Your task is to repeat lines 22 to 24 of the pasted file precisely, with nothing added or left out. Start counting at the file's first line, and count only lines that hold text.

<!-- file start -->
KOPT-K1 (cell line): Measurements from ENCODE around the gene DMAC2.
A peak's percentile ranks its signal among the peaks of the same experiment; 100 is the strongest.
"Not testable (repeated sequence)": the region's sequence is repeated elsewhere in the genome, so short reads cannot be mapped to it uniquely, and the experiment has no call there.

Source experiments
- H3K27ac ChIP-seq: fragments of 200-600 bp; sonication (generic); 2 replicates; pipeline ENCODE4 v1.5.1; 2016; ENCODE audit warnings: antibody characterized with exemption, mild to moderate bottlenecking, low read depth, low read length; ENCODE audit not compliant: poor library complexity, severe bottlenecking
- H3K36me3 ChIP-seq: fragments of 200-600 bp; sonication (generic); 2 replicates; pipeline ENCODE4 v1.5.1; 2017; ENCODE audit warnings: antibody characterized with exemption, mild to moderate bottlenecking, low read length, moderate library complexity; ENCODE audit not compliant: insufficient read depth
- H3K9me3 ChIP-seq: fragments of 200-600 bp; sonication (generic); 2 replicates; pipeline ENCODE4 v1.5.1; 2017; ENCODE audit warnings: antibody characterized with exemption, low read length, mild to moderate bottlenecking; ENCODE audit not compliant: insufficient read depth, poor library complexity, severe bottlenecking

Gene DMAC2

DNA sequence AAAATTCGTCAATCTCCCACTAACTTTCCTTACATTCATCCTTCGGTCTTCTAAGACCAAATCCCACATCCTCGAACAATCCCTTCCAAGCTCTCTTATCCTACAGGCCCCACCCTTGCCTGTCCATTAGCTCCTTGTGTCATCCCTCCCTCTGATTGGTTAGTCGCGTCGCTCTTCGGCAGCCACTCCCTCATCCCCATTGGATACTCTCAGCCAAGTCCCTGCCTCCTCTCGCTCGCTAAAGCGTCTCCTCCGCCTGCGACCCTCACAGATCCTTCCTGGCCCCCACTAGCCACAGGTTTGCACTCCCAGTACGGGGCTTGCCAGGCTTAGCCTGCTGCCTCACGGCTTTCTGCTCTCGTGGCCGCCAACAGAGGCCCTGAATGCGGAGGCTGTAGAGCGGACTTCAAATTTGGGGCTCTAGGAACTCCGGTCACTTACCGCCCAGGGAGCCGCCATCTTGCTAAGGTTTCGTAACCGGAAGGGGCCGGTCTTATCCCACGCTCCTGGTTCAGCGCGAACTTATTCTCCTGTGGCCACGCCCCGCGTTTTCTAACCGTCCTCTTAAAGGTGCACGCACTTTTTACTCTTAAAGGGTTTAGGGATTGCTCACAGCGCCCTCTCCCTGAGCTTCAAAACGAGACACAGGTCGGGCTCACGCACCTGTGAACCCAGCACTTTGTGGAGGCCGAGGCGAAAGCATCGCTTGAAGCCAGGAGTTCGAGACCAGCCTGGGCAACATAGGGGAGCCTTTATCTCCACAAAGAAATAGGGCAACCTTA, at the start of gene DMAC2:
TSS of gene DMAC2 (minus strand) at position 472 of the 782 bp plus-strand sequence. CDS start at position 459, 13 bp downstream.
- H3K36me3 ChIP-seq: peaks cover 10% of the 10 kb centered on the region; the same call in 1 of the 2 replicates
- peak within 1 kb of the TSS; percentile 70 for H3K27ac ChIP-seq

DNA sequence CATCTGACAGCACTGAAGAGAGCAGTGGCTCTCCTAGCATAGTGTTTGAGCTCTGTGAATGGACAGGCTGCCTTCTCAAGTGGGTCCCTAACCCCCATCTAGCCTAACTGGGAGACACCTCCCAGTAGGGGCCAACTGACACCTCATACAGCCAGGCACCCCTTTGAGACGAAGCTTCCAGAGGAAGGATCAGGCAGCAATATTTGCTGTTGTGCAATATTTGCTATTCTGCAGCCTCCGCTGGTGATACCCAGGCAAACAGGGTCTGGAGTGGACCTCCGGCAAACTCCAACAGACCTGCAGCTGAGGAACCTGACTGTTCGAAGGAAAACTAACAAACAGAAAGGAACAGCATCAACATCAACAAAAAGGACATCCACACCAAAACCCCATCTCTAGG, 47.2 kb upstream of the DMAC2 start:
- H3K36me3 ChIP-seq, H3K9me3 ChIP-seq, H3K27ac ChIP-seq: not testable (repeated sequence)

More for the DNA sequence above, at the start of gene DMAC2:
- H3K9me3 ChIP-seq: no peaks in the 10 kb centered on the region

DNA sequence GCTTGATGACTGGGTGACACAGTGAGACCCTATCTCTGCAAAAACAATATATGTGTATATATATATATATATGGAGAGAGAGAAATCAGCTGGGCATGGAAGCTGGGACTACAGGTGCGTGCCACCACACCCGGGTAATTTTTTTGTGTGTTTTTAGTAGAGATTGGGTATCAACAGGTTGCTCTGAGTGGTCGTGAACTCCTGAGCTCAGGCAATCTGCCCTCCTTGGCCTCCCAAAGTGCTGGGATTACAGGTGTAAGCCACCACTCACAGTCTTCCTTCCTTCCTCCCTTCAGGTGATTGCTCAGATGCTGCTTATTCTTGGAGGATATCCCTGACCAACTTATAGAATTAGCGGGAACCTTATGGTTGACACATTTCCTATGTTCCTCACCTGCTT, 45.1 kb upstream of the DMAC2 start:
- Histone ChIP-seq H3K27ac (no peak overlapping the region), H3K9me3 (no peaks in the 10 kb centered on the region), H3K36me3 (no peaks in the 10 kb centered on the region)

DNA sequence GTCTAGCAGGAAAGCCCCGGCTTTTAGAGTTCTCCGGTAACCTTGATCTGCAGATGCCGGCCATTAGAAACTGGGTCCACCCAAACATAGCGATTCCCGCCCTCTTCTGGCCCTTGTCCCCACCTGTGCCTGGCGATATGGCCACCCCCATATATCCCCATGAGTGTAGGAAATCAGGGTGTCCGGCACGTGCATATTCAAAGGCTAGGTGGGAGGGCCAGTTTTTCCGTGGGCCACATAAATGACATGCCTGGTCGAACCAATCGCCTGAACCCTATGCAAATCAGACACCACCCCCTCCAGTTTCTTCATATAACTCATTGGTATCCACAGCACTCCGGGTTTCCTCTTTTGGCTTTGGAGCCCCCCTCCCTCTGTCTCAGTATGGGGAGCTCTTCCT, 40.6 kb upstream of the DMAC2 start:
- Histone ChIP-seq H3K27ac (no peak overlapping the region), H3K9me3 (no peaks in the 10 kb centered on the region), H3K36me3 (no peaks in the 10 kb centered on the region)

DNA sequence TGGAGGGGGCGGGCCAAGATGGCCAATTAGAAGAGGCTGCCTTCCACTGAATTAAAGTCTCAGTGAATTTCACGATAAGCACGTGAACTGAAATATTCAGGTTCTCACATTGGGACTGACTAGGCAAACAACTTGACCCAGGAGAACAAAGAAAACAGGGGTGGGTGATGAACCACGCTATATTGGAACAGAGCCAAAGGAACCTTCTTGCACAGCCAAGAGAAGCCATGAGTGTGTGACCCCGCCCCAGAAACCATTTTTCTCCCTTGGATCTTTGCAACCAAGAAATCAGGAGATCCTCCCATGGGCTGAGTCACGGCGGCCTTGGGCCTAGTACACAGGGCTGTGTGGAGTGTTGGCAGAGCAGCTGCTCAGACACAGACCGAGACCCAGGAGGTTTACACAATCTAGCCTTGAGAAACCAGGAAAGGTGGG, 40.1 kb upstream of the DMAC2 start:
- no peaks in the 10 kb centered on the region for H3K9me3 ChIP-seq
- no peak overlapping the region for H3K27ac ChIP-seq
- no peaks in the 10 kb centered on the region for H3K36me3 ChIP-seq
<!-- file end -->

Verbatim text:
- no peaks in the 10 kb centered on the region for H3K9me3 ChIP-seq
- no peak overlapping the region for H3K27ac ChIP-seq
- no peaks in the 10 kb centered on the region for H3K36me3 ChIP-seq